She was very adventuresome.  For multiple years Gordon was deployed on an aircraft carrier in the Mediterranean Sea or the South China Sea.  One year Frances and three other Navy wives decided to “follow the ship”, so her daughters spent a fun five months with her parents in Olathe while she went on this odyssey.  This was in the late 1950s when Europe was still very much in a post-war state, few people spoke English and communications were not what they are today.  The first trip went so well that the next year she decided to do it again – this time taking their daughters.  To make the trip as economical as possible, Frances and the girls crossed the Atlantic   on a Dutch coal freighter.  That novel mode of transportation set the stage for an adventuresome six months in Europe travelling on a shoe-string budget.
Of all the places the Robertsons lived, one of her favorites was Paris, where Gordon was stationed at NATO headquarters.  Frances was as glamorous as the city she loved. One photo in the family album is of Frances and Gordon (resplendent in his dress uniform) ascending the steps at Versailles Palace to attend a ball. After living abroad, their home was filled with antiques purchased in France, and her recipe box overflowed with recipes collected on her travels.  Her French onion soup recipe was given to her by a restaurant owner in Les Hallles, and her paella recipe was acquired on the shores of Spain.  These have been lovingly passed down.
After Gordon retired from the Navy in 1969 the couple settled in Mission Hills.  Though they were finally able to put down roots – and absolutely loved living here – they never lost the lust for travel.  An up-to-date passport was always at hand, and they made it to every continent and most of the states. In 1979 they were among the early tourists to China after it’s re-opening, and later they took an extended around-the-world voyage.  One of their greatest pleasures was taking their entire family, including their grandchildren, on more than 10 trips to Europe.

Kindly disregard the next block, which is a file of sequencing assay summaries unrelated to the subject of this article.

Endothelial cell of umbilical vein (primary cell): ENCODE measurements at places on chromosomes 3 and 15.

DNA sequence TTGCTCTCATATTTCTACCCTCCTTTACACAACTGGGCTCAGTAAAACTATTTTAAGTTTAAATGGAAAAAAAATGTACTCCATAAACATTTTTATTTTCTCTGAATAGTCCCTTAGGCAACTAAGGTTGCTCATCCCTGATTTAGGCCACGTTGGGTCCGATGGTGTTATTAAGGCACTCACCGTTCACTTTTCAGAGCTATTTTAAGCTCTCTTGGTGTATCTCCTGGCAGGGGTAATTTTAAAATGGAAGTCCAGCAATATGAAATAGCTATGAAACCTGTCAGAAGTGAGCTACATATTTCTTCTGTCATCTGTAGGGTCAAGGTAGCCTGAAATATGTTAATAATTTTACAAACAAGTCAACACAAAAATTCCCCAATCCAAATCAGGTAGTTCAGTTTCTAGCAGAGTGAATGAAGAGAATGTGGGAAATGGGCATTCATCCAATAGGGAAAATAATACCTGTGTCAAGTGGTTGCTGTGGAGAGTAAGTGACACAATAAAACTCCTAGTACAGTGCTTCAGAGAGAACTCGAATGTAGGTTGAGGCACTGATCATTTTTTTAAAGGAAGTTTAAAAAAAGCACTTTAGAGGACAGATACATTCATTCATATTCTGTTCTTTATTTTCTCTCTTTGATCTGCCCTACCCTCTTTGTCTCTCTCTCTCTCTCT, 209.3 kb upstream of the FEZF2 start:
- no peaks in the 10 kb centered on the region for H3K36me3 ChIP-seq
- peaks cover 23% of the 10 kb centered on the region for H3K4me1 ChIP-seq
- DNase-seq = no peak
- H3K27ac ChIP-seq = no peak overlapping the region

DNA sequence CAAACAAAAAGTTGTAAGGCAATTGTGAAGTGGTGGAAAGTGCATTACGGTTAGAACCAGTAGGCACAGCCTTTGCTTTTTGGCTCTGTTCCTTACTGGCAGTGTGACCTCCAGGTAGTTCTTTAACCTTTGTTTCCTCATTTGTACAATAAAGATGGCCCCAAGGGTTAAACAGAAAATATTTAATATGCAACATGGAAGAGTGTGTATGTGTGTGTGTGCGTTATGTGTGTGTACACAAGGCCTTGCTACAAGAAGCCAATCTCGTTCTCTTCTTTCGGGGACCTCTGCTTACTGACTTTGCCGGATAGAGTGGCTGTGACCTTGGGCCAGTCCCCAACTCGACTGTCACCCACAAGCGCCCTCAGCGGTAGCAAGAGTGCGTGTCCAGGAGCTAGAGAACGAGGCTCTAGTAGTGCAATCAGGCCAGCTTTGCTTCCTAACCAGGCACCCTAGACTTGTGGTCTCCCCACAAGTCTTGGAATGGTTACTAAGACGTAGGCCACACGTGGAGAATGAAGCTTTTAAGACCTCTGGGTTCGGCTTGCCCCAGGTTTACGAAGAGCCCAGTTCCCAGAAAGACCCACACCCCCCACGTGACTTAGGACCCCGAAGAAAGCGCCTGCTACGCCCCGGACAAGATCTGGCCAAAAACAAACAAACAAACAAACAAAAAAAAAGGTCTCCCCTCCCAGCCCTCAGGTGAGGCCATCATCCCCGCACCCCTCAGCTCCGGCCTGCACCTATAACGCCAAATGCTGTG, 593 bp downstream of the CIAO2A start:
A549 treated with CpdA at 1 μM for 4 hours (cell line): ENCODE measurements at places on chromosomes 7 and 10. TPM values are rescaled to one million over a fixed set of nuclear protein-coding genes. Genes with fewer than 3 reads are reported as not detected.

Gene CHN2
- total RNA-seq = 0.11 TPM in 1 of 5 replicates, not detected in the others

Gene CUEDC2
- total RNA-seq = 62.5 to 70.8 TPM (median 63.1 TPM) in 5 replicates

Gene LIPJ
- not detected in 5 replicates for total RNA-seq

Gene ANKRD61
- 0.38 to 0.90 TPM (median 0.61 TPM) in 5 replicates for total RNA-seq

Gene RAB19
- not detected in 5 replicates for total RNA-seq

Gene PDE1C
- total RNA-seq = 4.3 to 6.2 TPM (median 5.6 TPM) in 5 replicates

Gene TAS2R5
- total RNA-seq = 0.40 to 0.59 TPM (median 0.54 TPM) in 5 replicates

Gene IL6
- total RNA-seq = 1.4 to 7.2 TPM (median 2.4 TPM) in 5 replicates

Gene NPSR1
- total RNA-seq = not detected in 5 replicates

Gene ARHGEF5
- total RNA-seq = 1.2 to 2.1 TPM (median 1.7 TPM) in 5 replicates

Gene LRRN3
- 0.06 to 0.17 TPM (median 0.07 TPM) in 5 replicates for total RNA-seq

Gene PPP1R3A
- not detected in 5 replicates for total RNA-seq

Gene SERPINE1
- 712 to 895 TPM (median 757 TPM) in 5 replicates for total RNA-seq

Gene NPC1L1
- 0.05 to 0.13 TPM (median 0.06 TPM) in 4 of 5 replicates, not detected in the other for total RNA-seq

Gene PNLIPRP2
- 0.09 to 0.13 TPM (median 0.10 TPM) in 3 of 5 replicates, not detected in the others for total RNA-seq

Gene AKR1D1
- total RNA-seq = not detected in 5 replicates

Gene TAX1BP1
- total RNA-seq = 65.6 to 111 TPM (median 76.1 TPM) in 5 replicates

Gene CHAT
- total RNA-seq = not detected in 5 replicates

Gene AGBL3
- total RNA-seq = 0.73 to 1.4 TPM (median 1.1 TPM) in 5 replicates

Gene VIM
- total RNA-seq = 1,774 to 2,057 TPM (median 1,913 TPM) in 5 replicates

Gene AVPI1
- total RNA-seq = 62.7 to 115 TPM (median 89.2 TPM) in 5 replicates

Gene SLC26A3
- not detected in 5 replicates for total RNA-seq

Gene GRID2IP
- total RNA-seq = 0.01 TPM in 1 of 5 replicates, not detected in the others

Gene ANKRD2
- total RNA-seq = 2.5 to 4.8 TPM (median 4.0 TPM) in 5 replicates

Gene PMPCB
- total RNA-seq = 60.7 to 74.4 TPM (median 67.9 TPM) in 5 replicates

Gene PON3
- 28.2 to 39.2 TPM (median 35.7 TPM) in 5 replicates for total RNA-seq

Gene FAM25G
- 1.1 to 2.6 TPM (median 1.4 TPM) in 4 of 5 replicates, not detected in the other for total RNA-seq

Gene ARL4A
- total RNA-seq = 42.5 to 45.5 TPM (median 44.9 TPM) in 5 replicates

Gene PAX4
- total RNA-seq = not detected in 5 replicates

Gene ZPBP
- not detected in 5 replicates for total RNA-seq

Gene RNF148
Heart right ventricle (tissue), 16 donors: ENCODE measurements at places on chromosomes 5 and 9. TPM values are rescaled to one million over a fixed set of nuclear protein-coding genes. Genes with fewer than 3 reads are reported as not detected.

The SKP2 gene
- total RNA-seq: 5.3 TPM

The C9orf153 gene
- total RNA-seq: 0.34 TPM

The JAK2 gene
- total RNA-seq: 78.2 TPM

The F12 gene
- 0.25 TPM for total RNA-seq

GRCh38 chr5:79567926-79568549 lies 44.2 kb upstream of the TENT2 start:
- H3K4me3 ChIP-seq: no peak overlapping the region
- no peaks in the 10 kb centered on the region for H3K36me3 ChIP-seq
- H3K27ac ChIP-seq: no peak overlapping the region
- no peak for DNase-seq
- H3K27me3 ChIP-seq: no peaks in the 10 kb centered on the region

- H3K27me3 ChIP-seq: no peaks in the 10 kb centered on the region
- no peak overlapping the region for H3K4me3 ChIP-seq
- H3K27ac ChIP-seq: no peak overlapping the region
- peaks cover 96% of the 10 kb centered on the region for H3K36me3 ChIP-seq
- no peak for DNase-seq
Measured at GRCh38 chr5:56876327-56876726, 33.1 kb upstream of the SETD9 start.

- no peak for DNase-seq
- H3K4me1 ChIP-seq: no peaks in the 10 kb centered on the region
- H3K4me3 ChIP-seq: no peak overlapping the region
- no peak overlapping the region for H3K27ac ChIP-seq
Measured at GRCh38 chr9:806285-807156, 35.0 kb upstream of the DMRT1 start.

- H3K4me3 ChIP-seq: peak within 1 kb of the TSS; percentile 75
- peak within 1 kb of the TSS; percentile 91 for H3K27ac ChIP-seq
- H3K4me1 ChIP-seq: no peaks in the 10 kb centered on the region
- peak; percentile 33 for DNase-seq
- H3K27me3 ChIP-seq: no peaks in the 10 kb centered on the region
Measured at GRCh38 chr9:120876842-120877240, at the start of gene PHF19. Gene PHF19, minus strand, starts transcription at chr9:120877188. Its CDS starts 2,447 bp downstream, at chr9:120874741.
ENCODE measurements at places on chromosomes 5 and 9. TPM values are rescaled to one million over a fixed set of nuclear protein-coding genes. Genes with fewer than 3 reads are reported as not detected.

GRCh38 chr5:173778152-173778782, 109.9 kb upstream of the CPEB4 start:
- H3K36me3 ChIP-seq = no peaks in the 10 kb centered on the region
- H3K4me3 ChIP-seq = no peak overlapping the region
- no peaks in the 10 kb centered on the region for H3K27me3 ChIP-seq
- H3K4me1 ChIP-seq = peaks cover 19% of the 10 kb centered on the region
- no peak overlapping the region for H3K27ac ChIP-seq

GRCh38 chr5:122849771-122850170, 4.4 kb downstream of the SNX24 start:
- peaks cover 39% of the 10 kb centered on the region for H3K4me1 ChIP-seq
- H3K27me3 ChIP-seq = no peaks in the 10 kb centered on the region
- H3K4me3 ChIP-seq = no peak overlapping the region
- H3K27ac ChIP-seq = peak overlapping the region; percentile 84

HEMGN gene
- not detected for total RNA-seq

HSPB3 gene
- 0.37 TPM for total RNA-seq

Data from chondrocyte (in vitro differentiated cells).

A life-long learner, and always open to a challenge, Frances had a love/hate relationship with the computer. As the keeper of the family archives, she wrote many letters and loved the word processing and email components, but was baffled by the intricacies of the machine’s workings (or sometimes, not workings). It frustrated her that she had to call on her grandsons or son-in-law for help, but they always came running eagerly.
To her 5 grandchildren and 6 great grandchildren she was lovingly known as Meme. They looked forward to holidays in her warm home, especially Christmas Eve. Whether to family or friends, her hospitality and graciousness were legendary.
Her analytical mind was well suited to bridge, a game she enjoyed playing several times a week, and with great mastery. A game at which she admittedly felt more frustration was golf! Even so, she and Gordon loved their golf foursomes at Mission Hills Country Club, and Frances loved her days on the links with the ladies. She was quite proud of her hole- in- one in 1987.
She attended the University of Kansas where she was a member of Kappa Alpha Theta. She was a member of Chapter GP of the PEO Sisterhood, the Society of Fellows at the Nelson Gallery, the American Harp Society, Westport Chapter of the DAR, the Village Presbyterian Church, and Mission Hills Country Club. For the past nine years she lived in a beautiful apartment at Claridge Court and was the immediate past president of the Resident Council.
She was preceded in death by her husband on June 4, 2008 and her son-in-law, Forrest Lowell Langdon on April 16, 1992. She is survived by her daughters Sally Skillen (Robert) of Mt. Lebanon, PA and Carolyn Langdon of Prairie Village.  She also is survived by 5 grandchildren: Michelle Balfe (Michael) of Mt. Lebanon, Gail Groninger (John) of Upper St. Clair, PA, Brian Langdon (Heather) of Olathe, Scott Langdon of Overland Park and Andrew Langdon (fiancée Bailey Martin).  Also surviving are 6 great grandchildren:  Fiona and Catherine Balfe, Sara and Gordon Groninger, and Lily and Genevieve Langdon.
A memorial service will be held at 11 a.m. on Tuesday, Sept. 22nd at Village Presbyterian Church. Due to construction at the church, the service will be in Friendship Hall at the south end of the building.
In lieu of flowers, the family suggests contributions to the Kansas City Symphony, the church or the charity of the donor’s choice.
The family would like to thank the staffs of Health at Home at Claridge Court and Continua Hospice for their compassionate, thoughtful and efficient care, as well as Dr. Lynne Kallenbach and her outstanding team.